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In 2016 I’m doing a 365 Nature project. Each day of the year I will post something here about nature. It may be any format, a photo, video, audio, sketch or entry from my nature journal. It could be a written piece. Each day I will connect to nature in some way and share it here by the end of that day. You can keep up-to-date by subscribing to the RSS feed or be notified by email. See all the 365 Nature posts.


Today was very exciting.

For a few weeks my husband has reported seeing Starling murmurations from his office in Kent, just to the south of Seattle. Also recently, there been several reports of murmurations of Starlings seen at Ikea in Renton, between Kent and Seattle. I desperately wanted to see this for myself so this afternoon we made the drive south to Kent and arrived just after 4pm to watch for Starlings. We waited and watched, watched and waited. At first all we saw was a few small groups, 3-5 in size – which showed up and landed in nearby trees.

As we watched for Starlings, something caught my eye in the field across the street, something that looked like a pair of dogs. My binoculars confirmed my suspicion, a pair of coyotes were walking through the field. Excited, I watched them slowly wander around the field, too far away for photos. After a short time they disappeared down a small hill towards the railroad tracks.  Not long after the coyotes vanished, I caught a glimpse of a small hawk which landed in the tree near us. I’m not sure what it was, it was too small for a Red-tailed Hawk and it wasn’t a Cooper’s or Sharp-shinned Hawk. I know the Kent Ponds and the Green River Natural Resources Area – located just to the west – get different raptors like Northern Harrier and Red-shouldered Hawks. I’ll study the photo to see if I can figure out what it might be.

As we continued to watch we saw a few larger groups of Starlings fly past, but they weren’t flying around in murmuration fashion, they were flying very purposefully north. We decided to take a gamble follow them north because we were quickly losing the daylight. As we drove, we saw a couple more groups of Starlings – all heading north. Knowing they’ve been seen at Ikea and also knowing that’s where the crows gather, we headed in that direction. The crows we watch fly past our house each night in the autumn and winter go this way. Most people know about the Bothell crow roost; but many of Seattle’s crows fly south, to Renton. The hundreds we watch over our house are heading this direction.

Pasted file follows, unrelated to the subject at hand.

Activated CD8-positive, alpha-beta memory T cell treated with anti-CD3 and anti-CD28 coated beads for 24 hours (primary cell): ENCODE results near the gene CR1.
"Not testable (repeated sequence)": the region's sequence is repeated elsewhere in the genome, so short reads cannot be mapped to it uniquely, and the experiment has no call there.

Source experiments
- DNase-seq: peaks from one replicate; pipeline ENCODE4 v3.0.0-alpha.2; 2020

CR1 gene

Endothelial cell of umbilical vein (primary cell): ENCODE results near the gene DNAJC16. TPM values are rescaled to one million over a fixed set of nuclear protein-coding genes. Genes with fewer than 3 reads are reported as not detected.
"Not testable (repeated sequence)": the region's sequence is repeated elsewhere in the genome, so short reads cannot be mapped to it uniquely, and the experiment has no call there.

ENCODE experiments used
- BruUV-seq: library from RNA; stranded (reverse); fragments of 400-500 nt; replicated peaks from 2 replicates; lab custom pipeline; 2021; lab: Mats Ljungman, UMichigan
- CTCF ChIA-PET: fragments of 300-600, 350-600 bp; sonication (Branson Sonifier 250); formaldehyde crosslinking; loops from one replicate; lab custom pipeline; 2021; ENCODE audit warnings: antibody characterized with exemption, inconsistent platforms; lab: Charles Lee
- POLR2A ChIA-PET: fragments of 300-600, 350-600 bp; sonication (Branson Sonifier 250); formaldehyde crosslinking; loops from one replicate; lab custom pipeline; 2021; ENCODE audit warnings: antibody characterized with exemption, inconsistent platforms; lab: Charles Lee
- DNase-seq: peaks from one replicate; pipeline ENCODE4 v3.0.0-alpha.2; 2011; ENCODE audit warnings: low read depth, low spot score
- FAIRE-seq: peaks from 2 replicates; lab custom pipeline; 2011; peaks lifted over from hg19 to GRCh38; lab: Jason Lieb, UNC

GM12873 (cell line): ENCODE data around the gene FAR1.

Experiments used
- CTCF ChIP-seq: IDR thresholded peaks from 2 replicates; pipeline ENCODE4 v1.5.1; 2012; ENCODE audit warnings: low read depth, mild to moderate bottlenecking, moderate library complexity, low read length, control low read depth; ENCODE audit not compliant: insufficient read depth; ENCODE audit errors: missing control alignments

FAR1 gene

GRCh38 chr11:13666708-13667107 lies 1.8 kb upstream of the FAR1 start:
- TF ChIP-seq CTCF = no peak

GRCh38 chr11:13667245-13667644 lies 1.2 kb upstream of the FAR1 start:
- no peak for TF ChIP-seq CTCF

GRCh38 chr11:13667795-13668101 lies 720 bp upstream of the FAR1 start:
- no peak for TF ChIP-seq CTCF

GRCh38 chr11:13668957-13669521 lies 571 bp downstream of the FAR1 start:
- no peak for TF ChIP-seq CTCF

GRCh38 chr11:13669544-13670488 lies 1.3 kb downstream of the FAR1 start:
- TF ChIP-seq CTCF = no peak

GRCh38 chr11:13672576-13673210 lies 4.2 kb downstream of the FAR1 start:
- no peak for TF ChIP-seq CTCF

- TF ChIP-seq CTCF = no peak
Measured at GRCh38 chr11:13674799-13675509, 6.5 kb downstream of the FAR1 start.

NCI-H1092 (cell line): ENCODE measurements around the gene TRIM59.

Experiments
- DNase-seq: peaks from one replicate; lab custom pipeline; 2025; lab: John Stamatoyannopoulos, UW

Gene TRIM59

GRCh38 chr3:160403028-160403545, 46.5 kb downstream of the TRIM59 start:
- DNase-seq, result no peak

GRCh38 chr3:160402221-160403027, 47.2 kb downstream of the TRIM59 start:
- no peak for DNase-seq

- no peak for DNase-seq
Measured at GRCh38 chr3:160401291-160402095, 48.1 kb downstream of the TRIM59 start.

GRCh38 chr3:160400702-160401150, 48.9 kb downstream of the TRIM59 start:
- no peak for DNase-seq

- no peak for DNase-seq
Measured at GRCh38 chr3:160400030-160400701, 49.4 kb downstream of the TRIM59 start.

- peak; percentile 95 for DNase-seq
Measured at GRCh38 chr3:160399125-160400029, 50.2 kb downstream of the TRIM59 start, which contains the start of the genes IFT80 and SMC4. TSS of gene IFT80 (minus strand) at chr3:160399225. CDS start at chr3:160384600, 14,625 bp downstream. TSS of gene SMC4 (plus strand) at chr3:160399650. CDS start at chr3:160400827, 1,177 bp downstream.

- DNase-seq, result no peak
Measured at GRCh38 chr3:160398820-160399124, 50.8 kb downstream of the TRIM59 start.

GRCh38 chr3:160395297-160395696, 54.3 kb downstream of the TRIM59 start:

As we neared Ikea I saw a river of crows heading southwest towards the store. We drove around the block coming towards Ikea from the southwest and as we got closer all hell broke loose. It was like the earth had erupted in birds. Crows were flying in from all directions and huge groups of Starlings were merging into larger mega-flocks. We drove around the block – the crows tantalizingly close – we could see them in the trees behind office buildings, but all the gates were closed and we weren’t able to get close. That part of Renton is a series of large industrial parks with very long blocks and numerous buildings.  As we rounded the block we found a large open parking lot – we later realized it was the overflow Ikea parking.

We drove through the parking lot, excitement building with each parking aisle we passed by. The numbers of crows grew and grew until we came to the center of the chaos. Here hundreds of crows covered every surface – every tree, every building, even the parking lot was covered in crows. I’ve been to the Bothell roost a couple of times and 10,000 crows is impressive, but this spectacle impressed me even more. Crows were everywhere I looked. I glimpsed a few murmurations flying around the perimeter of the crow gathering. Before the car had even stopped – my husband at the wheel – I jumped out of the car as my phone recorded video (see below). As I walked forward, completely immersed in the murder of crows, I looked up and found myself directly under a huge murmuration – hundreds upon hundreds – of Starlings. It was incredible.

The murmuration flew over me and I was lucky to record the spectacle of a large murmuration intermixing with the murder of crows. As fantastic as the Bothell crow roost is, it’s nothing compared to the combined wonder of Starlings and Crows. This is a phenomena I could visit every night. As I watched and recorded, the security guard briefly stopped his truck to tell me this happens every night. He drove off before I could ask any questions.

Words can’t describe the thrill of being in the midst of this wonderful spectacle. And the magical experience is thanks to two of our most common and overlooked bird species.

Simply magical.

View photos from the Renton crow Roost


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Kelly Brenner

Kelly Brenner

Kelly Brenner is a naturalist, writer and photographer based in Seattle. She is the author of NATURE OBSCURA: A City’s Hidden Natural World from Mountaineers Books. She writes freelance articles about natural history and has bylines in Crosscut, Popular Science, National Wildlife Magazine and others. On the side she writes fiction. Kelly holds a bachelors degree in landscape architecture from the University of Oregon and a certificate in non-fiction writing from the University of Washington.


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